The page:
2010 Annual Science Report
Massachusetts Institute of Technology Reporting | SEP 2009 – AUG 2010
Paleoecology of the Mistaken Point Biota
The Ediacara biota represent an enigmatic group of soft-bodied organisms that flourished in the late Precambrian oceans some 578-542 million years ago. These exquisite fossils have a worldwide distribution, however some of the most remarkable specimens are found all along the southeastern coast of Newfoundland, Canada, known worldwide as the Mistaken Point Ecological Reserve. Here, Ediacaran fossils are preserved as complete census populations allowing scientists to investigate these ancestral organisms using modern ecological analyses. Our work used ecological and morphometric studies to investigate the likelihood that some of these enigmatic organisms actually represent some of the oldest examples of sponges. Furthermore, our work highlights the necessity of a non-uniformitarian mechanism to deliver bio-accessible (labile) dissolved organic carbon to the Mistaken Point seafloor, which formed the primary food source for these deep-water organisms.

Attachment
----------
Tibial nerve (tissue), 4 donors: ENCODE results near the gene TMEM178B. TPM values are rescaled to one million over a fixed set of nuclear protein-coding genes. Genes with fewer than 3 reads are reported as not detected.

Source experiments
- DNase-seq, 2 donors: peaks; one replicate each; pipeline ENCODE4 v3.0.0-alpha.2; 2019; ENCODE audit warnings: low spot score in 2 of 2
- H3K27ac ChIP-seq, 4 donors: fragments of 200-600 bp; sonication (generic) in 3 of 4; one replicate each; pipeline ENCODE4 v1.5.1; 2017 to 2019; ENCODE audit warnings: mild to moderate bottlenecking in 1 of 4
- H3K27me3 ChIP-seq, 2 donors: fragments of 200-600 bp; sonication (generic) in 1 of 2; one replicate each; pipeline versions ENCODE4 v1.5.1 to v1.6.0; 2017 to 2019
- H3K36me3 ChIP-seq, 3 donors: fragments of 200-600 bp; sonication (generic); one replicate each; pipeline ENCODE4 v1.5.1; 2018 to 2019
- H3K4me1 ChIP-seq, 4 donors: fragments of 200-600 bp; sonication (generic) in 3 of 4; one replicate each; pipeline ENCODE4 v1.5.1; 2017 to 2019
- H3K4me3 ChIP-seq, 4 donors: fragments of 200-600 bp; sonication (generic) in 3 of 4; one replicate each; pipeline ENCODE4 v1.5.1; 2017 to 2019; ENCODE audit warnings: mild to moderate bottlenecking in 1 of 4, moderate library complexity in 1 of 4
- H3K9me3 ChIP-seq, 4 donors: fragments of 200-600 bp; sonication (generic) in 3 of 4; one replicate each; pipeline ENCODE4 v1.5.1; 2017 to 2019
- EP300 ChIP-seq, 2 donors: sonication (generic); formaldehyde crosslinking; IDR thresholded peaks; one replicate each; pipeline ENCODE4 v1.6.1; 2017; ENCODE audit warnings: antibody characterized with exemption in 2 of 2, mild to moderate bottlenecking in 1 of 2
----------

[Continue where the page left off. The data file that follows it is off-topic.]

The Ediacara biota from the Mistaken Point Ecological Reserve along the southeastern coast of the Avalon Peninsula of Newfoundland, Canada, represents the oldest examples of large and morphologically complex organisms in the fossil record. In addition, Mistaken Point is important in Ediacaran studies because it represents a deep-water slope/basin environment well below storm wave base and the photic zone. As such, the Ediacara biota at Mistaken Point could not have relied on sunlight as a source of energy, and therefore must have gathered nutrients through either filter-feeding or osmosis of dissolved organic nutrients. The biological affinities of the Ediacara biota at Mistaken Point is a topic of considerable debate, due in part to the unique modular and fractal (self-repeating) morphologies exhibited by the overwhelming majority of the fossils at Mistaken Point. This architectural design is unknown from any organisms following the Cambrian explosion of animal life. In contrast, a series of locally-dominant cone-shaped fossils called Thectardis (Fig. 1) have been demonstrated by our group to represent early sponges, thus representing some of the oldest true metazoans known. Our assignment is based on two independent lines of evidence. First, the dominance of Thectardis in a deep-water setting requires that it was heterotrophic and therefore feeding on particulate or dissolved organic matter. Second, in order for a sponge water canal system to work properly, a conical sponge such as Thectardis would require a length to width ratio greater than ~1.6 to ensure that the inhalant surface area is equal to or greater than that of the osculum, thus causing the exhaled water to be forced away from the sponge in order to avoid recycling. This requirement is effectively, and often comfortably, met by Thectardis. As sponge fossils from the Ediacaran are astonishingly rare, this find helps explain the conundrum in which molecular clocks and the organic geochemical record independently predict an abundant and relatively derived population of sponges in the Cryogenian and Ediacaran despite an almost complete absence of such fossils from the rock record.